“It could resonate with US policy,” said Tarek Megerisi, Libyan expert at the European Council on Foreign Relations. “They prioritize expediency over substance when it comes to Libya and rely heavily on key allies despite their partisanship.”
As part of Macron’s plan, Turkey would first withdraw the Syrian mercenaries it sent to Libya in 2020, when the Tripoli government asked for help pushing back a siege of Haftar’s forces. Such a step could take place from July 1.
The second phase would see both Russia withdrawing its private militias from the Wagner group and Turkey withdrawing its own soldiers. The step, proposed for September, could be more difficult, given that it equates Turkish troops, who have been invited into the country by an internationally recognized government, and private militias illegally linked to Russia.
The third phase proposes to reunite the divided Libyan security forces, currently divided between those who have defended the government in Tripoli and those who fight for Haftar. Apparently, this step would leave Haftar’s Libyan National Army as the predominant group. This fact could make selling difficult for those who support Tripoli. The result could also be seen as a reward for the failure of Haftar’s siege on Tripoli, and risks reinforcing the perception that France is too close to Haftar, who has been the country’s partner of choice in its fight against it. Islamic State and jihadist groups in the region. .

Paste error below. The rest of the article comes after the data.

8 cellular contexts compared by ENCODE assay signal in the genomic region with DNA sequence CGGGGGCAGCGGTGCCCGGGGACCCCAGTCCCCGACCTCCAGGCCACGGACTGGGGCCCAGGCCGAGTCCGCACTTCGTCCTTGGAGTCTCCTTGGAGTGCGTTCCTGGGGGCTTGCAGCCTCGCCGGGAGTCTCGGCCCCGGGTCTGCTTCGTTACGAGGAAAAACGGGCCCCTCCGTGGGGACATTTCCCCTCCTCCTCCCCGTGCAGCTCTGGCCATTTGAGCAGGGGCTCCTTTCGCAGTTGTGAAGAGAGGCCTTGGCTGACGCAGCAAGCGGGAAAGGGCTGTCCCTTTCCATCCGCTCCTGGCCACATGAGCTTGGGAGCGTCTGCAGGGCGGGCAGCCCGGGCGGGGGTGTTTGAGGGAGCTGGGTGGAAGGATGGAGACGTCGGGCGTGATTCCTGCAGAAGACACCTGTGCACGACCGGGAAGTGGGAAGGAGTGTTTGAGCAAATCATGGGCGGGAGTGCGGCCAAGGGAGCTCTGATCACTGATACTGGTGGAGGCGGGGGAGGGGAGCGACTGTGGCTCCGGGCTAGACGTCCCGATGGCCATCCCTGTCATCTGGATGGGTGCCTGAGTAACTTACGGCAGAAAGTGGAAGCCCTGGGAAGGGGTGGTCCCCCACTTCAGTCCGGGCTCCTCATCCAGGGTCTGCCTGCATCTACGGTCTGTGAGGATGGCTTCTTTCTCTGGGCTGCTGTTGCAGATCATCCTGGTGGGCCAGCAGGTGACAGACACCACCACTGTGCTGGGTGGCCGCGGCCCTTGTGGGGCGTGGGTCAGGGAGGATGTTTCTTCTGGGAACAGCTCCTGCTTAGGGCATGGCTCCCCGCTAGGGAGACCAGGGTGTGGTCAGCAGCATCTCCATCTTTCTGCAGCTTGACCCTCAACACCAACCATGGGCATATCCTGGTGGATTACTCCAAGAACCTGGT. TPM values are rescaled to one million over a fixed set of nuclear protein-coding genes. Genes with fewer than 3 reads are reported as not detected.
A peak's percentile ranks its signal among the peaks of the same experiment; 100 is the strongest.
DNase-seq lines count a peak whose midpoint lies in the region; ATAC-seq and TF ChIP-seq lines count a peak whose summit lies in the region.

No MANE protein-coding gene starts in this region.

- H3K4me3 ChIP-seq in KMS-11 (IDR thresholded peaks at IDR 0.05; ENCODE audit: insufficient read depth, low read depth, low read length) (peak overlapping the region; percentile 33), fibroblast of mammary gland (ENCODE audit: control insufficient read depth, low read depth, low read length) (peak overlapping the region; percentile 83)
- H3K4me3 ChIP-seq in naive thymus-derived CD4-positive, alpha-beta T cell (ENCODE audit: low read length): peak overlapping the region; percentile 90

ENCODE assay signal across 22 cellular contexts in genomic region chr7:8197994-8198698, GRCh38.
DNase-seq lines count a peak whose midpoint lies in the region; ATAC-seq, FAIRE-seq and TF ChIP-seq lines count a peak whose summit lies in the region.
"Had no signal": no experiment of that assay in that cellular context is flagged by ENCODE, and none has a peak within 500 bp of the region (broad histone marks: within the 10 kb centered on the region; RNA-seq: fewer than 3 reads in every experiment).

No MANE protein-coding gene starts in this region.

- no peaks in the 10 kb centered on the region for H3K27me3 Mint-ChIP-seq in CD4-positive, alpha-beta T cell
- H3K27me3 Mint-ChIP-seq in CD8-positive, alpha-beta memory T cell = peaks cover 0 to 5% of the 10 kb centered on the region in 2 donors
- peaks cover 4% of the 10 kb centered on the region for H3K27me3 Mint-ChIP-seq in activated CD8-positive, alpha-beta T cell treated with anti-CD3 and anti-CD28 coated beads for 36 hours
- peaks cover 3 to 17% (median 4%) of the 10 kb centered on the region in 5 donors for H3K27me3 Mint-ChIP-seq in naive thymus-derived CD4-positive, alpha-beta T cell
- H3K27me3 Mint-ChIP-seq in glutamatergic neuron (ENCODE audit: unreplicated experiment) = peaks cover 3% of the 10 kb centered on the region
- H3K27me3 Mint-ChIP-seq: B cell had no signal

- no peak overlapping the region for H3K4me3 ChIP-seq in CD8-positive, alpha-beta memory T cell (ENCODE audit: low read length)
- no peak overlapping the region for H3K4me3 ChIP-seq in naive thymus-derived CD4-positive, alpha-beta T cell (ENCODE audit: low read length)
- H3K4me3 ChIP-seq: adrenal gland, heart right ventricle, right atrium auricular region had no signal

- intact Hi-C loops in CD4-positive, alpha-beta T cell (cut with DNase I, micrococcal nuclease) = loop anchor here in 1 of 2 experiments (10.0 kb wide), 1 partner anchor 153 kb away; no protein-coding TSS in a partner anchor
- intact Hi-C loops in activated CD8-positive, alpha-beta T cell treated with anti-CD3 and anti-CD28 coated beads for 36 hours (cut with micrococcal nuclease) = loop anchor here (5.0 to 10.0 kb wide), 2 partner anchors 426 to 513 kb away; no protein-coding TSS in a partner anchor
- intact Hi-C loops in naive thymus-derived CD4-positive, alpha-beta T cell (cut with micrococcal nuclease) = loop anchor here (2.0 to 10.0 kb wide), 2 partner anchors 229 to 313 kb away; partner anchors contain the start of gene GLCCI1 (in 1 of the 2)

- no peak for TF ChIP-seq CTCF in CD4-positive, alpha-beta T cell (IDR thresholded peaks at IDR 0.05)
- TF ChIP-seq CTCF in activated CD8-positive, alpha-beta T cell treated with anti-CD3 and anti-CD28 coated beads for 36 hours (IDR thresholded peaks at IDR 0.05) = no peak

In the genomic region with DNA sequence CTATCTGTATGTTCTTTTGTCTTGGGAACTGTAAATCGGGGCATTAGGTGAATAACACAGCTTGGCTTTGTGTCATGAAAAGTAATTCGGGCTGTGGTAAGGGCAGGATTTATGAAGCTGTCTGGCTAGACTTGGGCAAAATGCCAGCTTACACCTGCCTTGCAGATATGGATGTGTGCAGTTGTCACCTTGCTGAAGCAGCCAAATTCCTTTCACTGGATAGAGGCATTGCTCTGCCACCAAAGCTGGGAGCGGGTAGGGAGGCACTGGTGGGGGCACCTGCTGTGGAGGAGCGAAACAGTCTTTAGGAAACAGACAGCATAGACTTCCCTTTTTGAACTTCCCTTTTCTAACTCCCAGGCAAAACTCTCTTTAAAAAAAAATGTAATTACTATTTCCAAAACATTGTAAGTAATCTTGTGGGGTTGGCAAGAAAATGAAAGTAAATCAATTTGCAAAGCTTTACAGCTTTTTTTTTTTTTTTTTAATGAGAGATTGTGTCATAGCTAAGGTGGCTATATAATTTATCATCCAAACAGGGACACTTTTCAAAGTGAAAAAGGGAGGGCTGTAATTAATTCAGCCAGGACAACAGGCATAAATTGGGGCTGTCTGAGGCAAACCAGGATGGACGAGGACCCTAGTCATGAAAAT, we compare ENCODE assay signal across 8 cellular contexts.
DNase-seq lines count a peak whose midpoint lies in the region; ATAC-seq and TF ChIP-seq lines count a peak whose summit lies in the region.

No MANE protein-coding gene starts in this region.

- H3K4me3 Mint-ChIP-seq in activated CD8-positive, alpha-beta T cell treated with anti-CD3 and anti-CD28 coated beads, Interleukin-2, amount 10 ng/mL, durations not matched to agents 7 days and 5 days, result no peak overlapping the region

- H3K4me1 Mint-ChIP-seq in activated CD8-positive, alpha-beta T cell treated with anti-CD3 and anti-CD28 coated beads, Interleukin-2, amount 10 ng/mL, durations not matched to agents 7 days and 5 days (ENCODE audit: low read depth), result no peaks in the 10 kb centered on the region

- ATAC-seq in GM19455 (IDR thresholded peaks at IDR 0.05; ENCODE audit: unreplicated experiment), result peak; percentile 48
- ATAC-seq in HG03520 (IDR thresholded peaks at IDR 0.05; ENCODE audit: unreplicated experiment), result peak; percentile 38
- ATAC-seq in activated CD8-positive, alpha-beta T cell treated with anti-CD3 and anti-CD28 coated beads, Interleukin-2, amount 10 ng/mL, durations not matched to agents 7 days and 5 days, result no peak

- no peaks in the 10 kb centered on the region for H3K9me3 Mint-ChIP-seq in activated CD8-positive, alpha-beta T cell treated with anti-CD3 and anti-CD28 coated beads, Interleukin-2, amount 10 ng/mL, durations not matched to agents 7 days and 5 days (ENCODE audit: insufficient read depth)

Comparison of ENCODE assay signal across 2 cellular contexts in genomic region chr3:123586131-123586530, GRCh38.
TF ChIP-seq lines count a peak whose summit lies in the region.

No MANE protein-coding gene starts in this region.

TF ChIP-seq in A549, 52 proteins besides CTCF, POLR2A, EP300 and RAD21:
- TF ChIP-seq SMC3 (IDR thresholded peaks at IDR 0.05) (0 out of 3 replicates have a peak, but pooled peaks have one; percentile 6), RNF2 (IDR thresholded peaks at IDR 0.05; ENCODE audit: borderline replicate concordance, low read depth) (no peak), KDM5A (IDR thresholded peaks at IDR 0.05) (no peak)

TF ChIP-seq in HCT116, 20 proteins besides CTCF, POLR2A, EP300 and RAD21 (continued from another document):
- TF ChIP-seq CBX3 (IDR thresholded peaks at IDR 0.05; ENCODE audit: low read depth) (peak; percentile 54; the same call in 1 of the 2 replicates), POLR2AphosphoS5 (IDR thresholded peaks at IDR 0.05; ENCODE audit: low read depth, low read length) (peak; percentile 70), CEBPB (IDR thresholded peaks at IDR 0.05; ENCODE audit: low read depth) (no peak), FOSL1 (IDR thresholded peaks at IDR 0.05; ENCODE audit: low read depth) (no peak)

The proposal is an attempt to revive stalled efforts to get foreign fighters out of Libya. This comes after the failure of two previous plans. The October ceasefire included a clause requiring all foreign fighters and mercenaries to leave the country within 90 days. But this deadline came and went without movement. The UN Security Council then passed a resolution calling on all parties concerned to withdraw their foreign forces, but this was also ignored.
The Biden administration has not said whether it supports France’s latest proposal – and has not indicated whether Biden will discuss the plan with Erdoğan or Russian President Vladimir Putin, who Biden meets for a one-day summit on Wednesday. . But US officials admitted they were working to get the foreign fighters out of Libya.